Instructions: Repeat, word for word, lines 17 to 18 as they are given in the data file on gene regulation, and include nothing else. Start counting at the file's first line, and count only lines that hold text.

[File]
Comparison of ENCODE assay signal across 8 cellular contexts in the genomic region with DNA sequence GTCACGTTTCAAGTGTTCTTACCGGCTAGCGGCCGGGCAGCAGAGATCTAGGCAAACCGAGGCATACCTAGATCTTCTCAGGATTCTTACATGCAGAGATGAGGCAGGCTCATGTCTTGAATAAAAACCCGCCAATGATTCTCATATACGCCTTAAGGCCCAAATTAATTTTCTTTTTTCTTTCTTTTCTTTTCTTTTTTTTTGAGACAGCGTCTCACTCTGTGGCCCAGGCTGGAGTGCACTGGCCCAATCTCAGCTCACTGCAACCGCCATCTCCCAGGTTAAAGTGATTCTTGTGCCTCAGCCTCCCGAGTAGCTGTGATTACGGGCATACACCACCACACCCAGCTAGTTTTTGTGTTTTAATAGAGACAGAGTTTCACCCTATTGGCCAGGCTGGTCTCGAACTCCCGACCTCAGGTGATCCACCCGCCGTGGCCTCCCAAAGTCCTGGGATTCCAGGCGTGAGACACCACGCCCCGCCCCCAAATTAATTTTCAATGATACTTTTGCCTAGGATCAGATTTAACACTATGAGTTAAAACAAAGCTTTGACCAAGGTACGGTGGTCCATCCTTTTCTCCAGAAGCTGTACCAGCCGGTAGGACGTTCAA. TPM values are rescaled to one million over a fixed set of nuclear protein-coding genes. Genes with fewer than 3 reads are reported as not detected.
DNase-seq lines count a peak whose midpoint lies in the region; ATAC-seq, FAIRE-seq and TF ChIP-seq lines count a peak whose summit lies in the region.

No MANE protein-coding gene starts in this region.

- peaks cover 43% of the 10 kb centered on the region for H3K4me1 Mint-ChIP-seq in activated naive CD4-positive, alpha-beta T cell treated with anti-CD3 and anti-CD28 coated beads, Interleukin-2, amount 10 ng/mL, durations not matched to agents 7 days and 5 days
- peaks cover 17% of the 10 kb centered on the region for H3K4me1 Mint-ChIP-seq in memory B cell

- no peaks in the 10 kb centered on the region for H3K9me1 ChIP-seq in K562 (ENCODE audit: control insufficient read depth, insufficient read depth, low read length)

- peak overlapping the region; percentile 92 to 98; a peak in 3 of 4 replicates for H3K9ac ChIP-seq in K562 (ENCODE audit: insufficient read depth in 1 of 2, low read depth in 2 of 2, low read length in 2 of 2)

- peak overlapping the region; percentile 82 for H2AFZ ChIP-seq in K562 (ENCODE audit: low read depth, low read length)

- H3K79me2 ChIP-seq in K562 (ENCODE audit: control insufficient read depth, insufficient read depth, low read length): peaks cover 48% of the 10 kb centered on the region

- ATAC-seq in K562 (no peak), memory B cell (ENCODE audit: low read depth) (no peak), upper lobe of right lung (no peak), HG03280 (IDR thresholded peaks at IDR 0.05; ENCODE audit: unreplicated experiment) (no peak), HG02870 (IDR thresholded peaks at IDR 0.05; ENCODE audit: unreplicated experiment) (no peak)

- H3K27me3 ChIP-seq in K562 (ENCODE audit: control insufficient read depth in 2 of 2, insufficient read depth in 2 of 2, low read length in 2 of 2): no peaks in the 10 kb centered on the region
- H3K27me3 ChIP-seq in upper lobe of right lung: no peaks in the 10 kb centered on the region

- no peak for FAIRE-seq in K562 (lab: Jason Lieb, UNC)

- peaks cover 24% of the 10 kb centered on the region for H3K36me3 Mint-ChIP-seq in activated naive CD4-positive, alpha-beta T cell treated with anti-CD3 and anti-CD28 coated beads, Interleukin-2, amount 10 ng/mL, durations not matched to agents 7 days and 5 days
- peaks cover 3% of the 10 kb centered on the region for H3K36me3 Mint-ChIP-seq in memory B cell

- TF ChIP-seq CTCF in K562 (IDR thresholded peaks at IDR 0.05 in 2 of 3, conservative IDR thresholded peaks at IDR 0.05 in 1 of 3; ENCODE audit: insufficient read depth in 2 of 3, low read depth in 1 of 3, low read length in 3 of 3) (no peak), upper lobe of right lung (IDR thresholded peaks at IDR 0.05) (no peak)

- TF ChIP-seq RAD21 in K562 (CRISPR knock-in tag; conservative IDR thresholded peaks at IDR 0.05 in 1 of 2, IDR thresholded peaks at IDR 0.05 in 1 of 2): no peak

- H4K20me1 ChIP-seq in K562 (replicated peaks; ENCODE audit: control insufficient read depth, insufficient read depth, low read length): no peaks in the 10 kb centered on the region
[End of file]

- TF ChIP-seq RAD21 in K562 (CRISPR knock-in tag; conservative IDR thresholded peaks at IDR 0.05 in 1 of 2, IDR thresholded peaks at IDR 0.05 in 1 of 2): no peak

- H4K20me1 ChIP-seq in K562 (replicated peaks; ENCODE audit: control insufficient read depth, insufficient read depth, low read length): no peaks in the 10 kb centered on the region